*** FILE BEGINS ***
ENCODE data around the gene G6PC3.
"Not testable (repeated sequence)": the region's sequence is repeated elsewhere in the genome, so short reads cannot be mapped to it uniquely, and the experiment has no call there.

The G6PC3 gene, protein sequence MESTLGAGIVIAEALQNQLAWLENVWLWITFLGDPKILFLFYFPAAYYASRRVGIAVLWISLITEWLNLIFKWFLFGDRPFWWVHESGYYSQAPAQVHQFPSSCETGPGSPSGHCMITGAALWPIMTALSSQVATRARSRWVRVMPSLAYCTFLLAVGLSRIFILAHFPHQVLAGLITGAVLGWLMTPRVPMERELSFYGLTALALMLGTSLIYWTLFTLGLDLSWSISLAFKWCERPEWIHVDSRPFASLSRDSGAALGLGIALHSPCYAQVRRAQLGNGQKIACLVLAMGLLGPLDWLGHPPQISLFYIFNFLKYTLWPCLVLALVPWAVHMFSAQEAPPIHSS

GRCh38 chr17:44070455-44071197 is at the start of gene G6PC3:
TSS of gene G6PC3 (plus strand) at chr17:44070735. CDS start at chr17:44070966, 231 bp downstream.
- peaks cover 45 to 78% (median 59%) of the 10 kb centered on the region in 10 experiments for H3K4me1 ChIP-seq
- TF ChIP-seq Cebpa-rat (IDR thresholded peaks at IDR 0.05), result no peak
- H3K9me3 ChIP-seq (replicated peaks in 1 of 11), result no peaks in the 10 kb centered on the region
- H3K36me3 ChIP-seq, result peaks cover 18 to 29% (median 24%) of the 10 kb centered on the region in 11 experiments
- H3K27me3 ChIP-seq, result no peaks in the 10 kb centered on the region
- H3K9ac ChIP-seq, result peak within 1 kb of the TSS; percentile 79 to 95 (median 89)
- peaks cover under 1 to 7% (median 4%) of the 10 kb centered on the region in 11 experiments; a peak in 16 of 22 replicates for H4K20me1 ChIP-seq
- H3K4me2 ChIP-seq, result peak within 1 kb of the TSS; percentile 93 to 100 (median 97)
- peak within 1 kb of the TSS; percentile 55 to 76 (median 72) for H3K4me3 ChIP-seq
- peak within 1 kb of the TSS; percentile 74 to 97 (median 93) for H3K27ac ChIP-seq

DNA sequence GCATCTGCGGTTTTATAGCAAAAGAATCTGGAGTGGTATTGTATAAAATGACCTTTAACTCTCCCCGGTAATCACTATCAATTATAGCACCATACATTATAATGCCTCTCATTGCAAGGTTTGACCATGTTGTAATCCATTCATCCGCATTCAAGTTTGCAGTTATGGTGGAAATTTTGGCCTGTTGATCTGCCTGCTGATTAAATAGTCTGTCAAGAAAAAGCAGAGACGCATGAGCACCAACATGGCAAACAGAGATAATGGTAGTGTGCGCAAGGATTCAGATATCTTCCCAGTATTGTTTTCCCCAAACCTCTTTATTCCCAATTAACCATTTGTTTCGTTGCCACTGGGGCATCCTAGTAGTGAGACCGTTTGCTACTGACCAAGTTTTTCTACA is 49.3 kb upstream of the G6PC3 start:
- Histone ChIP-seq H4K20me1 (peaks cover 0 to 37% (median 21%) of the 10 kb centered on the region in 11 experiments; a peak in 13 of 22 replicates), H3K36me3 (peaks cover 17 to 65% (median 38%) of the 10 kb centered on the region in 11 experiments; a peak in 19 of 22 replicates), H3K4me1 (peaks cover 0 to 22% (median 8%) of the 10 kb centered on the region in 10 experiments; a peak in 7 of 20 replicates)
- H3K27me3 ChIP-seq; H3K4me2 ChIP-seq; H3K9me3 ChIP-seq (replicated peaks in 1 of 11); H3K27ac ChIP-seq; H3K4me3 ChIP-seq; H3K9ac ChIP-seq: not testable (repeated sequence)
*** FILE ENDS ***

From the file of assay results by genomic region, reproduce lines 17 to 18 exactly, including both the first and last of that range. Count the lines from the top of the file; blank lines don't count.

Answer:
- Histone ChIP-seq H4K20me1 (peaks cover 0 to 37% (median 21%) of the 10 kb centered on the region in 11 experiments; a peak in 13 of 22 replicates), H3K36me3 (peaks cover 17 to 65% (median 38%) of the 10 kb centered on the region in 11 experiments; a peak in 19 of 22 replicates), H3K4me1 (peaks cover 0 to 22% (median 8%) of the 10 kb centered on the region in 10 experiments; a peak in 7 of 20 replicates)
- H3K27me3 ChIP-seq; H3K4me2 ChIP-seq; H3K9me3 ChIP-seq (replicated peaks in 1 of 11); H3K27ac ChIP-seq; H3K4me3 ChIP-seq; H3K9ac ChIP-seq: not testable (repeated sequence)